MaltaToday’s managing editor Saviour Balzan has said that Keith Schembri was fully aware of what was going on in the murder of Daphne Caruana Galizia and that he used his influence to deceive his political colleagues and the press.
“The chief-of-staff Keith Schembri deceived his political colleagues and so many others when he was fully aware of what was going on,” Balzan wrote in an opinion piece. “Far worse than what I have just said, is that he used his powerful position to influence the powers that be and divert attention from the real culprit or culprits.”
“And there can be only one reason for this collusion: that he knew, or was at the centre of this heinous crime.”
Balzan said that Schembri fomented a story in the local and international press that fuel smugglers and their cronies were behind Caruana Galizia’s assassination.
“Even people in high places in government and the police were fed this line,” he said. “This is why when talking to Reuters yesterday, I said that this now clearly smells of criminal intent.”
Balzan also clarified the circumstances surrounding his infamous late-night phone call with Schembri, shortly after Caruana Galizia wrote that Egrant belonged to the Prime Minister/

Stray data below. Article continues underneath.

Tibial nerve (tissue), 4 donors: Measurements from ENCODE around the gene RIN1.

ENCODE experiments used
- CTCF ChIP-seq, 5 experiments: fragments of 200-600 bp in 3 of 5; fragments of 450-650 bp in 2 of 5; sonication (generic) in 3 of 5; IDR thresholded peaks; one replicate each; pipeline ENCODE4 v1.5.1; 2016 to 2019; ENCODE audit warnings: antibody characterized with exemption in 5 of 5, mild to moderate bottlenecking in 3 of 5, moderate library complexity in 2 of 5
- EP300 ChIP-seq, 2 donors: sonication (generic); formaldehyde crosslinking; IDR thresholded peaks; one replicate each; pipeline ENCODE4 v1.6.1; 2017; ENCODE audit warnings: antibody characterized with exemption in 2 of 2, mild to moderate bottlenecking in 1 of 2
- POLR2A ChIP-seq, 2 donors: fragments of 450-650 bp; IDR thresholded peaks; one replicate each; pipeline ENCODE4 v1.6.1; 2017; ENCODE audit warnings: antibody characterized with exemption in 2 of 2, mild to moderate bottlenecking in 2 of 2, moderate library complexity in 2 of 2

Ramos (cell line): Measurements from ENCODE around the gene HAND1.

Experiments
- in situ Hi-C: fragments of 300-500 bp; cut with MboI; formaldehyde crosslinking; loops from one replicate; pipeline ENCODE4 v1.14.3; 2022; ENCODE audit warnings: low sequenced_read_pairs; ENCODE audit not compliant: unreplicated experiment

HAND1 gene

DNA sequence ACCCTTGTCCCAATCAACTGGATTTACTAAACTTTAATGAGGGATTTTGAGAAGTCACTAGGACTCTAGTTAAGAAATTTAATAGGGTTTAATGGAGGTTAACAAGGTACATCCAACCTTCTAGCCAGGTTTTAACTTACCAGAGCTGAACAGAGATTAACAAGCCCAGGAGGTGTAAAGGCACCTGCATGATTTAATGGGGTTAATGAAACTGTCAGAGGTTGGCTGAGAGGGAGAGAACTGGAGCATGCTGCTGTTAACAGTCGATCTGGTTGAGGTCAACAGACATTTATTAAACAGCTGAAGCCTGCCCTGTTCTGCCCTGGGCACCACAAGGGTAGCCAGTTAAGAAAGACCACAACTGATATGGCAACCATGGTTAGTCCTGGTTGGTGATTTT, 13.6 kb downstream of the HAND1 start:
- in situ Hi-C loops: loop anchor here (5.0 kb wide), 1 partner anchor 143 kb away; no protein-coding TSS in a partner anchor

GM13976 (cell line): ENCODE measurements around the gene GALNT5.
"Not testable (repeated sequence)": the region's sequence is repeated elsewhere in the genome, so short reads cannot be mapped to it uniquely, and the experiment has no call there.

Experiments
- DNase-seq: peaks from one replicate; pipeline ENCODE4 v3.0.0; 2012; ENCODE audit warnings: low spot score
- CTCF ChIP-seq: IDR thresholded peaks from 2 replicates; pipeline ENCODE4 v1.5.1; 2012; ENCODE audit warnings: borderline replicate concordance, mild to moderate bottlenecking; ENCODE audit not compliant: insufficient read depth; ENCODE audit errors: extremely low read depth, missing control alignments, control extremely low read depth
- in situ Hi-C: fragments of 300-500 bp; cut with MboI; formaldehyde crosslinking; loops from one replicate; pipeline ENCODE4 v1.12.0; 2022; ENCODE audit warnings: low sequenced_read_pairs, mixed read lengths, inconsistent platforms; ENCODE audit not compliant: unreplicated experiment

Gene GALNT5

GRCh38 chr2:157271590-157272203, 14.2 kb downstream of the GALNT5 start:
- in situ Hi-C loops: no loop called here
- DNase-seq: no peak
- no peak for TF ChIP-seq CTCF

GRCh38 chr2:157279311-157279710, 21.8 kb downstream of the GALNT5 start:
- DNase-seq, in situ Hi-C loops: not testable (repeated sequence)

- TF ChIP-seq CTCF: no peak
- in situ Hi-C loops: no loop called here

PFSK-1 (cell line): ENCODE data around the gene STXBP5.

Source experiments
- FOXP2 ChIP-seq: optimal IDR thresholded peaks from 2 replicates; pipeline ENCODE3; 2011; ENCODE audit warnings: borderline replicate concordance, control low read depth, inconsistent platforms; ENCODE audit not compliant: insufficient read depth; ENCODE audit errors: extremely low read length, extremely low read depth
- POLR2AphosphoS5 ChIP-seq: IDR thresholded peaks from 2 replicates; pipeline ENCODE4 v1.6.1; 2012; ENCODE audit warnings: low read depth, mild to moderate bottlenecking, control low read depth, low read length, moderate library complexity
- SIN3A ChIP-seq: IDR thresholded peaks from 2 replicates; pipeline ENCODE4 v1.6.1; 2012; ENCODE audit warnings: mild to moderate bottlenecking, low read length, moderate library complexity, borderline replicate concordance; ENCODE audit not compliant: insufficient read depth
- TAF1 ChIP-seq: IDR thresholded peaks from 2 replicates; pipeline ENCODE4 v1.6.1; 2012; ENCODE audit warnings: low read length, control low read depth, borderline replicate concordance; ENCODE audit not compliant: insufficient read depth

“In April 2017 I was again on vacation. Now just in case one is wondering, I do not go on vacation very often. But my dates tend to coincide with some crisis. In fact this time round, I received a phone call from Keith Schembri. I was on a small ferry boat at the time and I told him.”
“I could not talk to him at that moment. Later in the night, he phoned me again, and I took the call. I was a little bit hesitant, because MaltaToday was running a front-page editorial calling for his resignation and that of Konrad.
He lets me know that the Prime Minister wanted to talk to me. I did… “Prime Minister, is it true what is being said about Egrant?”
“I deny it, it is not true and I will prove that it is not true.”
“What happened after that is history… but that telephone log – not the contents – was traced and released by Caruana Galizia after I stated that I had had no telephone conversation with Schembri.”
“It was a mistake to deny it, thinking that no one would reveal the logs and fuel more speculation. I should have just faced the music and said what had been said. It was, after all, only a phone-call.”
Balzan, who endorsed Muscat in the past, reiterated that the Prime Minister must resign on the spot and let a steady pair of hands take over to allow for a sense of normality to return.